There are a large number of studies on color and its influence upon human emotions, but there have been only a few studies on the correlation between color and depressive mental disorders. This study used color preference, association, and creation of self-portraits to explore the relationship between color and depressive tendency. In this study, 337 freshman design students participated in the experiment, and the center for epidemiologic studies-depression scale (CES-D) was used to determine the extent of depression in the subjects. After classifying the subject as "depressive tendency" and "no depressive tendency," the semantic differential scale and color association methods were used to explore the subjects' emotional, cognitive, and perceptive responses to Munsell 14 colors. In the final portion of the study, the 233 subjects created a colored self-portrait. The main conclusions found by this study are: (1) when color is used to determine whether subjects have depressive tendency, then the three colors of Yellowish Red, Purple, and Dark Gray are important discriminant variables. (2) those who have depressive tendency (DT) or do not have depressive tendency (NoDT) have similar results in color association, except when viewing dark Gray in association with abstract concepts, wherein DT subjects chose more negative emotional words such as "hopeless," "fear," and "depression"; (3) among the 233 self-portraits, the existence of depressive tendency correlated with the colors used on the face in the self-portrait. From the above conclusions, this study finds that there is much association between depressive tendency and color perception.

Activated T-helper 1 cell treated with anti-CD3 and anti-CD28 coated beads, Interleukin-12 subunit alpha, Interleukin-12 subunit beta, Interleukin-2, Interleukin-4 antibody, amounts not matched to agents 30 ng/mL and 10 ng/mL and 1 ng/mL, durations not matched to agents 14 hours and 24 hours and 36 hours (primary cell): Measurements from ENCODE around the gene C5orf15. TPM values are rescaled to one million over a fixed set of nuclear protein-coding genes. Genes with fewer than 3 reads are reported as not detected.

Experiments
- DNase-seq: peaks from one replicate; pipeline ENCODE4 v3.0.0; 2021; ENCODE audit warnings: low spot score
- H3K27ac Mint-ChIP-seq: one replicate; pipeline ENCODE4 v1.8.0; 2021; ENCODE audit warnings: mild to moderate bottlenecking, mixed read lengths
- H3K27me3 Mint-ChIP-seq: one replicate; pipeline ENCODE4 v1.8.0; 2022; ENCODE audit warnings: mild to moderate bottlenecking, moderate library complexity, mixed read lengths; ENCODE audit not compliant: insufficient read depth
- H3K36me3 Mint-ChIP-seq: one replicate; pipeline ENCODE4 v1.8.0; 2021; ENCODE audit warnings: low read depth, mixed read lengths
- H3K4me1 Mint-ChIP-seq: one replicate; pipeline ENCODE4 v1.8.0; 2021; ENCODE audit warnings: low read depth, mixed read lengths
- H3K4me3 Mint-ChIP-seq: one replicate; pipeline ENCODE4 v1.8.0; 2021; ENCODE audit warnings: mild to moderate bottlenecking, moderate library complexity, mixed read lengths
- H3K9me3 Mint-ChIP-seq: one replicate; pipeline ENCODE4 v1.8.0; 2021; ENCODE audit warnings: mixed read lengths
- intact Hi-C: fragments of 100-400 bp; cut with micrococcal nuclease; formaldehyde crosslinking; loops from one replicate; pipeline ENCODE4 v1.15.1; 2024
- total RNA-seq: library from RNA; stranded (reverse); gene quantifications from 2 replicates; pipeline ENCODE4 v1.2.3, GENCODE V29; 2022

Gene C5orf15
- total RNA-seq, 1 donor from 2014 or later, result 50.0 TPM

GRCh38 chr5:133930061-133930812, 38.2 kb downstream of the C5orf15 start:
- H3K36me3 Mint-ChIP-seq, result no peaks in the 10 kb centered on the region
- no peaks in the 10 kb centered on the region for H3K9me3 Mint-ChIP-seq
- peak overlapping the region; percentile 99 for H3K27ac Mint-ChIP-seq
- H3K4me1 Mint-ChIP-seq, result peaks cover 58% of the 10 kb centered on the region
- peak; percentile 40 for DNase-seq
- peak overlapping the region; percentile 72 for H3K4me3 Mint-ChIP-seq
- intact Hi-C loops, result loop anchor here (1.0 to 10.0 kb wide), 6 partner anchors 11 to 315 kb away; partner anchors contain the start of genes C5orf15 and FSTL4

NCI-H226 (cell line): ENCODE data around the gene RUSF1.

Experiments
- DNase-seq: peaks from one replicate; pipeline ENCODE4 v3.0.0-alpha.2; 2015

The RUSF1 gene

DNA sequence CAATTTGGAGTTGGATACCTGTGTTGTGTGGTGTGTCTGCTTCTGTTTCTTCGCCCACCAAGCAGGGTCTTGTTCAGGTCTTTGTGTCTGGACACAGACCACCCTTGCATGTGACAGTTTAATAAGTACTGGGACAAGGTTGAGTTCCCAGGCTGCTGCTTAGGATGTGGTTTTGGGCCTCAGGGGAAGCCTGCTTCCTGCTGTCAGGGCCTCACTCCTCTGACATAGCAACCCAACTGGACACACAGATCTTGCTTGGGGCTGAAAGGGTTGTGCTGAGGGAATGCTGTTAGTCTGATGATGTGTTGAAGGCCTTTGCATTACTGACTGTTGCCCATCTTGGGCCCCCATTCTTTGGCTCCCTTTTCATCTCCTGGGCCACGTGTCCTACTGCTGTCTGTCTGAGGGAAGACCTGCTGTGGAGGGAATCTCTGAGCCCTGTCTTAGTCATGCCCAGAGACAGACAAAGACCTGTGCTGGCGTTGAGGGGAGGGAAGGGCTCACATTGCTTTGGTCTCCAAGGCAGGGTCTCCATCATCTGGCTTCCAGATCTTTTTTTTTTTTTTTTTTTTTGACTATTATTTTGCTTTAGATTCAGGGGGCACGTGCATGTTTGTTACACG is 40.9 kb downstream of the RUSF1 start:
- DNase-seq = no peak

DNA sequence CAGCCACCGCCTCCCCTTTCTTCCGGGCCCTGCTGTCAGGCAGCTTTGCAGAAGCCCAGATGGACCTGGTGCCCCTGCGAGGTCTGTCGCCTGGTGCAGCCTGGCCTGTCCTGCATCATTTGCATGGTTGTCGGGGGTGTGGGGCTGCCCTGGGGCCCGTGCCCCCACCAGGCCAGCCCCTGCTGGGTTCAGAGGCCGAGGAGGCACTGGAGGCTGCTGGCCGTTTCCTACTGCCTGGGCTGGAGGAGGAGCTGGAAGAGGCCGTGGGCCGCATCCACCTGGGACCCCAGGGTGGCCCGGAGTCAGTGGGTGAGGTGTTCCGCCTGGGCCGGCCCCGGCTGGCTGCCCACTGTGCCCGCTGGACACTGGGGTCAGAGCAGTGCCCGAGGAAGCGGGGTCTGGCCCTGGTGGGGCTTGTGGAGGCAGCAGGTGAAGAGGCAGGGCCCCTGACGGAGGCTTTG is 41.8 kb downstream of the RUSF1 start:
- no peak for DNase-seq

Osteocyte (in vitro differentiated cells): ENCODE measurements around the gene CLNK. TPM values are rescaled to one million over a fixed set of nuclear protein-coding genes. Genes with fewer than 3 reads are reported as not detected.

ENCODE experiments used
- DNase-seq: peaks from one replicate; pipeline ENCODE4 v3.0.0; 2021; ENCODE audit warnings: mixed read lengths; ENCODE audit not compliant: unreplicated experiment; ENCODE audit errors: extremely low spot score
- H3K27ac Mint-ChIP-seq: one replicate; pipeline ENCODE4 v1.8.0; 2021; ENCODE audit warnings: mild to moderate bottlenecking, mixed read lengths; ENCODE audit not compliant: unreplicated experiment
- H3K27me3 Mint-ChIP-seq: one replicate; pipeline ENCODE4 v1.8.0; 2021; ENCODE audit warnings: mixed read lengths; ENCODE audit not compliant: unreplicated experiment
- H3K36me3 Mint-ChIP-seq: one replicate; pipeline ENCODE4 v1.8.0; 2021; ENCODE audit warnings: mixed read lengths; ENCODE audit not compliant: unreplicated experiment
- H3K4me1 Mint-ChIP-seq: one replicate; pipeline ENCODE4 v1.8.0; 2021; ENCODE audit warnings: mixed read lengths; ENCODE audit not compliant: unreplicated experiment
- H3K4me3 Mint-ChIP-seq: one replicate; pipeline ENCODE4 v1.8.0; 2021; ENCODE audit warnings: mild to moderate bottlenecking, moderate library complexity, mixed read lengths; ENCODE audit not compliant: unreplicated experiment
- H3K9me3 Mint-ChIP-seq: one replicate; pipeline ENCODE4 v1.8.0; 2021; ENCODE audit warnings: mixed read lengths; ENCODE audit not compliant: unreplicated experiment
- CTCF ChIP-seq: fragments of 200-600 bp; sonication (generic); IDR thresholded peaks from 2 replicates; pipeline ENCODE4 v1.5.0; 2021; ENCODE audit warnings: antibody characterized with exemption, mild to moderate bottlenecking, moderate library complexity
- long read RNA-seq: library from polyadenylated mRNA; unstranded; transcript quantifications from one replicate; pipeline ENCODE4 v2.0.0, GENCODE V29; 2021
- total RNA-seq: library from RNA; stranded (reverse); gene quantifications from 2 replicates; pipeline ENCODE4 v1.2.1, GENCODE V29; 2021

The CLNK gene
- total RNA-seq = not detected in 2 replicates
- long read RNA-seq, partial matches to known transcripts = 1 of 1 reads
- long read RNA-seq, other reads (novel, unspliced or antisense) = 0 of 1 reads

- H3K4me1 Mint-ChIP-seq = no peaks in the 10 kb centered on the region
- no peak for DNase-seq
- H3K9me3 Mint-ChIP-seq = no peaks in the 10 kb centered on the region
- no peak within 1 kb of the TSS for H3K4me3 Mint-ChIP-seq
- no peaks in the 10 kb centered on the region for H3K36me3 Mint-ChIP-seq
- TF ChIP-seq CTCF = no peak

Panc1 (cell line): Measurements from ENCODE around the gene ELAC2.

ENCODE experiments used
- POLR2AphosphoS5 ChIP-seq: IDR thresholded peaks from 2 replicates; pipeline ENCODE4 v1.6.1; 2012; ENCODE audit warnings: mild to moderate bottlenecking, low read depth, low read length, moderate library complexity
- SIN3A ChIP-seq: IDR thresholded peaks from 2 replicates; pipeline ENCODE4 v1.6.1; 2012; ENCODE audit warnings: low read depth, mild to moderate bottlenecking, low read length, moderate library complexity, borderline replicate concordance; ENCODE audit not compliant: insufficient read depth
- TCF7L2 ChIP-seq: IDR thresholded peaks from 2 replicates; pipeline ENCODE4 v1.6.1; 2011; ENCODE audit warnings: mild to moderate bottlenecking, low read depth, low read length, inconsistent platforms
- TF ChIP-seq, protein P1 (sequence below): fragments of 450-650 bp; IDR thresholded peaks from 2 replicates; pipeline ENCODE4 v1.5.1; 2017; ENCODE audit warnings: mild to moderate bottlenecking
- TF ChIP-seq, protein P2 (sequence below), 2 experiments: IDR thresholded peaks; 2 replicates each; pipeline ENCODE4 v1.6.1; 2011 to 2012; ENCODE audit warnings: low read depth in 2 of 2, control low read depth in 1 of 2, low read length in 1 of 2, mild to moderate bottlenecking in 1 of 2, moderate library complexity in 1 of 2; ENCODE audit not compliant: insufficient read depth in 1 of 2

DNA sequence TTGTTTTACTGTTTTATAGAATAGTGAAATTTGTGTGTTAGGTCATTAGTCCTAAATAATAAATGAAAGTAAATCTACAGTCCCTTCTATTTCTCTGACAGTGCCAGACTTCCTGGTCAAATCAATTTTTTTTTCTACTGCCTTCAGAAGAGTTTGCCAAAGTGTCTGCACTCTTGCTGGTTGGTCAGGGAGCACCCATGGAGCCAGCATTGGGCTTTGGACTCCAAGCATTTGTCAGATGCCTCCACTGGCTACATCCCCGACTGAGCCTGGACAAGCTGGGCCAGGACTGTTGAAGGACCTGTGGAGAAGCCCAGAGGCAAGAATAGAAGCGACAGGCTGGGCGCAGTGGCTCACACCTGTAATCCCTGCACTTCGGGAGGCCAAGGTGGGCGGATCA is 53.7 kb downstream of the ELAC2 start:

All Science Journal Classification (ASJC) codes
- Human Factors and Ergonomics
- Chemical Engineering(all)